AT&T and hardware manufacturer Arris are being accused of leaving millions of broadband subscribers open to attack. A new report by security researcher Joseph Hutchins highlights how five flaws were discovered in Arris routers used by AT&T and numerous other ISPs around the world. Hutchins notes that some of the flaws may have been introduced after they were delivered to AT&T, since ISPs traditionally modify hardware for use on their network post sale. But many of the flaws were courtesy of the all-too-common tendency to ship hardware with hardcoded credentials and SSH enabled by default:
"It was found that the latest firmware update (9.2.2h0d83) for the NVG589 and NVG599 modems enabled SSH and contained hardcoded credentials which can be used to gain access to the modem’s “cshell” client over SSH. The cshell is a limited menu driven shell which is capable of viewing/changing the WiFi SSID/password, modifying the network setup, re-flashing the firmware from a file served by any tftp server on the Internet, and even controlling what appears to be a kernel module whose sole purpose seems to be to inject advertisements into the user’s unencrypted web traffic."
Nearly 140,000 devices are impacted, and the Arris NVG589 and NVG599 modems are used by AT&T to power its VDSL broadband (formerly U-verse) service. The vulnerabilities not only open up subscribers to attack, but hardcoded credentials are also to thank for the rise in historically massive DDoS attacks as malware targets such devices for use in botnets. In addition to hard-coded credentials (which you'd think any sensible hardware vendor would steer well clear of at this point), Hutchins notes the devices suffer from default https server credentials, command injection vulnerabilities, and a a firewall bypass on port 49152.
AT&T is refusing to comment and Arris tells ThreatPost it's looking into the flaws. Whichever party is to blame, Hutchins noted that the vulnerability was a result of "pure carelessness" at the companies:
"Regardless of why, when, or even who introduced these vulnerabilities, it is the responsibility of the ISP to ensure that their network and equipment are providing a safe environment for their end users. This, sadly, is not currently the case. The first vulnerability found was caused pure carelessness, if not intentional all together. Furthermore, it is hard to believe that no one is already exploiting this vulnerability at the detriment of innocents."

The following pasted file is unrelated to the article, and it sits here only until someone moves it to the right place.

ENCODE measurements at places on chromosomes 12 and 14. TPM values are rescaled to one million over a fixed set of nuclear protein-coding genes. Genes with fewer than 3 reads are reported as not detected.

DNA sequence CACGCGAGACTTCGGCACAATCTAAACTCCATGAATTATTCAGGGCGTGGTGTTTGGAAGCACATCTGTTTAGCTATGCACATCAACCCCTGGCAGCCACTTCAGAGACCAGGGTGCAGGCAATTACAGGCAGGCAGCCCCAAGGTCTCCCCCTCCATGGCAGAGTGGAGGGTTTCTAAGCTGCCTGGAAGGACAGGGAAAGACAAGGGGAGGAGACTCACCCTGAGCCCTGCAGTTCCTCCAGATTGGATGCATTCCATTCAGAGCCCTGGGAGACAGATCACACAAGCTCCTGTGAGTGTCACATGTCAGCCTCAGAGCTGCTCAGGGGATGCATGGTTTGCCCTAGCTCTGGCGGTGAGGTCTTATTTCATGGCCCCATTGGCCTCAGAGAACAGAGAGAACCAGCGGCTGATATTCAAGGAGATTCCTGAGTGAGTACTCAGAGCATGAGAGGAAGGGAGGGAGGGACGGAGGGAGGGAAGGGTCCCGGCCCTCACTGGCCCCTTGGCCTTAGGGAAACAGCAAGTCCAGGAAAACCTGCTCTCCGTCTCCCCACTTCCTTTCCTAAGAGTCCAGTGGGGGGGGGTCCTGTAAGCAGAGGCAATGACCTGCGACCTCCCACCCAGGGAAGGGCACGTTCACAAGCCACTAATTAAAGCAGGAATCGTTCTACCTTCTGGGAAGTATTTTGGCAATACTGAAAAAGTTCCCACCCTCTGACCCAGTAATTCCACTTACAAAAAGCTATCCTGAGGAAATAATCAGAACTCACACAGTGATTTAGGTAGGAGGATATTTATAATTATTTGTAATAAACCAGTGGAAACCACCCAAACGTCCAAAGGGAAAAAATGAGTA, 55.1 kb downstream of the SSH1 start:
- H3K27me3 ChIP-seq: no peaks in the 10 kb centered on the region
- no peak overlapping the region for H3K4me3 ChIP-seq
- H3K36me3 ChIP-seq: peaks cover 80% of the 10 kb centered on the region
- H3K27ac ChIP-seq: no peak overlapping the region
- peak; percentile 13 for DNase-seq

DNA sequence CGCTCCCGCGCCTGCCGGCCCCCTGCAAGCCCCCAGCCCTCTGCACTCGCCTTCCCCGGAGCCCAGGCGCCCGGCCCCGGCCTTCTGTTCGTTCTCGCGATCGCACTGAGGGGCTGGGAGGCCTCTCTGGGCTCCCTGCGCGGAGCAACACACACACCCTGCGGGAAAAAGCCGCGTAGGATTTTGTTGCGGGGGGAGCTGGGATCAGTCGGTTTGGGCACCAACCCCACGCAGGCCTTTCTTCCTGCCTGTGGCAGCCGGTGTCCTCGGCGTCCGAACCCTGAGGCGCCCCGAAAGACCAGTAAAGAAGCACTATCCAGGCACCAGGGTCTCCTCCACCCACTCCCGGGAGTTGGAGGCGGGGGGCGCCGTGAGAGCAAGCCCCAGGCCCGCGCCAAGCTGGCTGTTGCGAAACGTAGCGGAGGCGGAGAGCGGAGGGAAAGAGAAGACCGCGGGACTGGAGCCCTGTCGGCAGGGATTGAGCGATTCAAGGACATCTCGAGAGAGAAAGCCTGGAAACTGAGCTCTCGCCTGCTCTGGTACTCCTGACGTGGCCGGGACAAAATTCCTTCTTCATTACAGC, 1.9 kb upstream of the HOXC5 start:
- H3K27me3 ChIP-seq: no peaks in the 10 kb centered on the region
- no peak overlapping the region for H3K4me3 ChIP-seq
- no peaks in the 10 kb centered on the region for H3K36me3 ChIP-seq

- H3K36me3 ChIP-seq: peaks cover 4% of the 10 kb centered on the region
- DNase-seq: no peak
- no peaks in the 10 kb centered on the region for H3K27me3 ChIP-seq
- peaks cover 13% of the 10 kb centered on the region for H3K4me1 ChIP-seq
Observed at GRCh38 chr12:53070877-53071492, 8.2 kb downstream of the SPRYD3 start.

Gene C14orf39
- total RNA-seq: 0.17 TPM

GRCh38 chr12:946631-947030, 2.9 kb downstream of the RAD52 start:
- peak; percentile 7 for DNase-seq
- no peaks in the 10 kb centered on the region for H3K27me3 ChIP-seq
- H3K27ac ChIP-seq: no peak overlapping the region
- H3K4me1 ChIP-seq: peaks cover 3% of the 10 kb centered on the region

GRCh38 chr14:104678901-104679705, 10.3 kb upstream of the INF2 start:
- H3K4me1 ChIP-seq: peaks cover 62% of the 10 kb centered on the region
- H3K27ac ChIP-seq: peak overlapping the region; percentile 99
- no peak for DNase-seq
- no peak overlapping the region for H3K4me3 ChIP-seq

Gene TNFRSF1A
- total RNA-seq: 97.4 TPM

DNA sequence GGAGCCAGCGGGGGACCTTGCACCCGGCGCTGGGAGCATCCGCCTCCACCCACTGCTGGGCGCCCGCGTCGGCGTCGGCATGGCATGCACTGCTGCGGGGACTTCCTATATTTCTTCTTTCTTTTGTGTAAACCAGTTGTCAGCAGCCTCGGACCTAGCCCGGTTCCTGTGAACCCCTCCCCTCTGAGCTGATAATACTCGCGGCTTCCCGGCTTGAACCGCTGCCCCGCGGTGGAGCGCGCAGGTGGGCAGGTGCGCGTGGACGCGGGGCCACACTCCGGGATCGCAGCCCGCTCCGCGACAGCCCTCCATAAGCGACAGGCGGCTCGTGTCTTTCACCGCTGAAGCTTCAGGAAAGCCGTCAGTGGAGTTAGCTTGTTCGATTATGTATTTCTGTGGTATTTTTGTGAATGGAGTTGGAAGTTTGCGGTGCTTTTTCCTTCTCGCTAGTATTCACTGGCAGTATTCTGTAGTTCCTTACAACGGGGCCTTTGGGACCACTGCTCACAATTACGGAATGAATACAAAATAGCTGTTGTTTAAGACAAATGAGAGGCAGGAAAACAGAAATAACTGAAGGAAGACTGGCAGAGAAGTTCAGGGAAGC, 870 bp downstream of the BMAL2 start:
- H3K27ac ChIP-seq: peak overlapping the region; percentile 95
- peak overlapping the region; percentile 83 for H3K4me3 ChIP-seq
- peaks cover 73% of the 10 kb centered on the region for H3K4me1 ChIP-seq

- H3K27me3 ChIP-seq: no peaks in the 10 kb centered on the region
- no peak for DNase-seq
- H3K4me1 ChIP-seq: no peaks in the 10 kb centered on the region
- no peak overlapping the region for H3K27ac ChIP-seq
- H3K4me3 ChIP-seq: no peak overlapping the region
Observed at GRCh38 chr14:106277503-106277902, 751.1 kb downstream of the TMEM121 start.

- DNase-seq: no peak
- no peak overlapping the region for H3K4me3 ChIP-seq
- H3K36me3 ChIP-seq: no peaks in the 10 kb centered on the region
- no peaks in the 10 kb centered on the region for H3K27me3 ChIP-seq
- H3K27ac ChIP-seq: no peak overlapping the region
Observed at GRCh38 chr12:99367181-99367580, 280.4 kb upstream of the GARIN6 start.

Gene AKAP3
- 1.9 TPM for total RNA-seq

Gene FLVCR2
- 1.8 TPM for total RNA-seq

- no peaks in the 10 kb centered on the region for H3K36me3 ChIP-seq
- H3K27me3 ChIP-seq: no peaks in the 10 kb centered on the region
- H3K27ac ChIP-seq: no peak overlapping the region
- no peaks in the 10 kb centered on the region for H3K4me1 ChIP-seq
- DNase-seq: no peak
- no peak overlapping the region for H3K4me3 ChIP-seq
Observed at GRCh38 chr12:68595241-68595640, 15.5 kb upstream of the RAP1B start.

At a recent Defcon, hackers demonstrated how they were able to break into around half of thirty different commercially-available residential broadband routers without too much elbow grease. Why does this continue to be such a problem? Security experts like Bruce Schneier have repeatedly noted how the same flimsy security we enjoy mocking in the internet of broken things space is all too present in residential broadband router market, thanks in large part to nobody in the supply chain having the financial incentive to do much about it:
"Typically, these systems are powered by specialized computer chips made by companies such as Broadcom, Qualcomm, and Marvell. These chips are cheap, and the profit margins slim. Aside from price, the way the manufacturers differentiate themselves from each other is by features and bandwidth. They typically put a version of the Linux operating system onto the chips, as well as a bunch of other open-source and proprietary components and drivers. They do as little engineering as possible before shipping, and there’s little incentive to update their “board support package” until absolutely necessary.
The system manufacturers – usually original device manufacturers (ODMs) who often don't get their brand name on the finished product – choose a chip based on price and features, and then build a router, server, or whatever. They don't do a lot of engineering, either. The brand-name company on the box may add a user interface and maybe some new features, make sure everything works, and they're done, too."
After that, everybody in the cycle is too focused on making money on the next product or chipset to do the legwork required to keep the hardware or software in these devices updated or secure. This is at the heart of IOT dysfunction, but the problem goes notably deeper than just your easily hacked smart thermostat. Fair or not, the onus then gets put in the lap of the broadband ISP -- since they field the support calls once a customer gets hacked. But swapping out the hardware or troubleshooting existing gear erodes profit margins as well -- at companies that already cut customer support corners to an often comical degree.
As script-kiddie oriented malware kits make attacking these vulnerabilities easier than ever, the problem nobody seems to want to fix is going to only get worse. And while some might incorrectly call it hyperbole, that's why Schneier and many other security researchers have been warning for years that there's dumpster fire just over the horizon that could result in a notable loss of human lives. It's a future everybody in the space can pretty clearly see, but few are willing to spend the money to avoid.
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